When I was younger, sometimes I would declare that such and such a day was a blue fish day, meaning it had that ethereal quality as if waking from a dream.
What I later learned, was that I was utilizing the the paranoiac-critical method to unlock my unconscious mind. It might just sound like I made those words up. I didn’t. Salvador Dalí did. He was fascinated by the unconscious mind and dreams. (He plagued Freud with letters begging for an audience).
Typically we’re taught to associate rational cause and effect explanations to events in our lives. Dalí wanted the reverse. A sort of stream of consciousness where irrational thoughts could be attached to events. He described the paranoiac-critical method as a “spontaneous method of irrational knowledge based on the critical and systematic objectivity of the associations and interpretations of delirious phenomena.”
In short, this is the ability of the viewer to perceive multiple images within the same configuration. All of us practice the paranoiac-critical method each time we gaze up at clouds in the sky and imagine different shapes. In fact all those sighting of Jesus on a slice of toast or a stucco wall are simply the Paranoid Critical Method in action.
A great introduction to Dalí and the whole surrealist world comes in the short film “The Death of Salvador Dalí.”
But you don’t have to sit idly by to create these associations. There are certain games you can play to help activate this irrational side of your brain.
This is a game played often by the Surrealists. In this, each person writes part of a sentence, and then folds the paper over so that the next person has no idea what was written. In this fashion, a collage of words creates a bizarre sentence. The name derives from the first playing of the game: “Le cadavre exquis boira le vin nouveau.” (“The exquisite corpse will drink the new wine.”)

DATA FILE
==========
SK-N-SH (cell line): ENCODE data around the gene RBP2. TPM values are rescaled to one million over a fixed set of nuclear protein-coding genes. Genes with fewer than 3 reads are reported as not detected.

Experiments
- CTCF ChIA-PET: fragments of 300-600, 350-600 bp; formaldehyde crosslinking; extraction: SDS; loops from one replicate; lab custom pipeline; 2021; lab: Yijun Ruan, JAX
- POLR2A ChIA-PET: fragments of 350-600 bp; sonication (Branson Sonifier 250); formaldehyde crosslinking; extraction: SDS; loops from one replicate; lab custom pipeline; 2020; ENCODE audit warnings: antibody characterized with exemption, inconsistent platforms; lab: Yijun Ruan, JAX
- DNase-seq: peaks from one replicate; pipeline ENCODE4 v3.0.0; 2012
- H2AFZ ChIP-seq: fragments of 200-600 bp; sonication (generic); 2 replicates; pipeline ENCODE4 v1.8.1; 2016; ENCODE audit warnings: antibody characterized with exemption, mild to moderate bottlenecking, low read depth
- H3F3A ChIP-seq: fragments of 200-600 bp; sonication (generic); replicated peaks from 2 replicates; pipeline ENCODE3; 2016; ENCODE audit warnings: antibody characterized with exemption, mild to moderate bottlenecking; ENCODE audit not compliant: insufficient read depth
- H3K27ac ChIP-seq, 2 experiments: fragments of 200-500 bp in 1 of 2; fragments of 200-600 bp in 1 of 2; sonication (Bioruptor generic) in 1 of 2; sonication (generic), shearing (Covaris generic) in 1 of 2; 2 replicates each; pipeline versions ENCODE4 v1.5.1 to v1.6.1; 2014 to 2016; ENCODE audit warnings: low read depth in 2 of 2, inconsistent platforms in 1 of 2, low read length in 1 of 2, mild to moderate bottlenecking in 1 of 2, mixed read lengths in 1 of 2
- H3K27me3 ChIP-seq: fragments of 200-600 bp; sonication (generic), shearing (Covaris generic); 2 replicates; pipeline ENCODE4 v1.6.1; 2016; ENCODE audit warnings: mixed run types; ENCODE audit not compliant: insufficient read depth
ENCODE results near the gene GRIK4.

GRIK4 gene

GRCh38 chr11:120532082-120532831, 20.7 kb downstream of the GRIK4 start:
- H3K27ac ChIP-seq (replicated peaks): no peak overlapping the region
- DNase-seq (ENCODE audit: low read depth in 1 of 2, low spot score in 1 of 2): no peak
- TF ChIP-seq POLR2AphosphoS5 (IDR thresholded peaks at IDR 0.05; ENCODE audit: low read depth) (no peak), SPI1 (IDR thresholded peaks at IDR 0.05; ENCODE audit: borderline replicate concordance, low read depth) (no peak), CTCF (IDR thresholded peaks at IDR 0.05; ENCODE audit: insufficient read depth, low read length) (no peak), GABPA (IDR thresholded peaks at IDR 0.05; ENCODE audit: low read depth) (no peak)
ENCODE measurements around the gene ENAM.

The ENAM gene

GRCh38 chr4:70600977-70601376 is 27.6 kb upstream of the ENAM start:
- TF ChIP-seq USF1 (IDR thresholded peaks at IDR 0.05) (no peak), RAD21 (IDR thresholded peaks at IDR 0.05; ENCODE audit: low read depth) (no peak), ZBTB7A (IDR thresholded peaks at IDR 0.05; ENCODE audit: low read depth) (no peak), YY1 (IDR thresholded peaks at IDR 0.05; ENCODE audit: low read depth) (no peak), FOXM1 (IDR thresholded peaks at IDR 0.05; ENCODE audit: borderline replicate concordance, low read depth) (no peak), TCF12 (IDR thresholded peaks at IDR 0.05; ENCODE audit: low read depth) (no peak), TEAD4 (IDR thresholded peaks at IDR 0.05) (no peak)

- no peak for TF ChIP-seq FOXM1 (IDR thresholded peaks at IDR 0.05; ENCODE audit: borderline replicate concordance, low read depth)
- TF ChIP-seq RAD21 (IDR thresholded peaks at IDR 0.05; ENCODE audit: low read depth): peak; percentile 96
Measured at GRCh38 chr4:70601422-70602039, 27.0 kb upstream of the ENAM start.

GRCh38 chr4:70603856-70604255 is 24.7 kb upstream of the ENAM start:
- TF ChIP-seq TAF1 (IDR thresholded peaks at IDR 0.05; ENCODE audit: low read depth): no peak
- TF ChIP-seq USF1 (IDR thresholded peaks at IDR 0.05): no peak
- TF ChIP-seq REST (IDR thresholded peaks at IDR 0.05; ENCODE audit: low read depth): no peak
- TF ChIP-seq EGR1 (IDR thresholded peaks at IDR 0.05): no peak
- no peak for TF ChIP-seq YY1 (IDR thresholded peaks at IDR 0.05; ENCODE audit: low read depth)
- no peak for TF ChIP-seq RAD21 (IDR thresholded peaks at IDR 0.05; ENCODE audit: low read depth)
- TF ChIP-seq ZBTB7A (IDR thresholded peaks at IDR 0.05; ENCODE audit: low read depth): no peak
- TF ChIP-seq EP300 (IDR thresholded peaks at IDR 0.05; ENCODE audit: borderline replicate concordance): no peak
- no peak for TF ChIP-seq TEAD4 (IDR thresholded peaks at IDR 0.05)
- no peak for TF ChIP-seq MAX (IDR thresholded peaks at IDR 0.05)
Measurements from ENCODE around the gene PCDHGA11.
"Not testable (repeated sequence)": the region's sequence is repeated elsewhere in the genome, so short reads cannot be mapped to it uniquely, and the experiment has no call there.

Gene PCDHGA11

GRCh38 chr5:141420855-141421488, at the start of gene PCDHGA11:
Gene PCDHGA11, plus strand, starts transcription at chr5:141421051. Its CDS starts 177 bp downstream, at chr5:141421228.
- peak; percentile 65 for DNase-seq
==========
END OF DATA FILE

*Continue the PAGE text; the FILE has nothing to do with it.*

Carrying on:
The game was also played with pictures. One person might draw the head and then fold the paper over so that only a few connecting lines could be seen. This would continue until a total figure had been created.
It seems the surrealists did have their limit as to what they’d accept. At a surrealist rally in the 1920s Tristan Tzara built a poem from scratch by pulling words out of a hat. A riot broke out and wrecked the theater. Andrè Breton expelled Tristan Tzara from the movement.
Not until forty years later did this technique reemerge. Brion Gysin, a painter and writer, noticed that he’d sliced though the New York Herald Tribune on his cutting board. The cut sections lined up and could be read across. He loved the idea so much that he fashioned and essay called, Minutes to Go. Here’s an excerpt.
“Sickle moon terror nails replica in tin ginsberg. Replicas of Squareville — grey piebald pigeons — pointedly questioned, mimic each other.”
I used this technique to write the opening line to my first published short story. I was stuck and wanted a jarring image to pull the reader in. Sitting in a coffee shop, I picked up the newspaper and started tearing (I didn’t have scissors). I had to do two or three tries until something decent came up, but I think you’ll agree, the technique works.
Unfamiliar puddles of light lurked in the crevices like cancer.
So the next time you’re stuck with a scene or a character or even an idea, turn to the Surrealists for help. As your rational brain gets stuck in rut, unwilling to deliver words on the page, kick it in the but by unlocking your irrational side. Make your day a blue fish day and see what happens.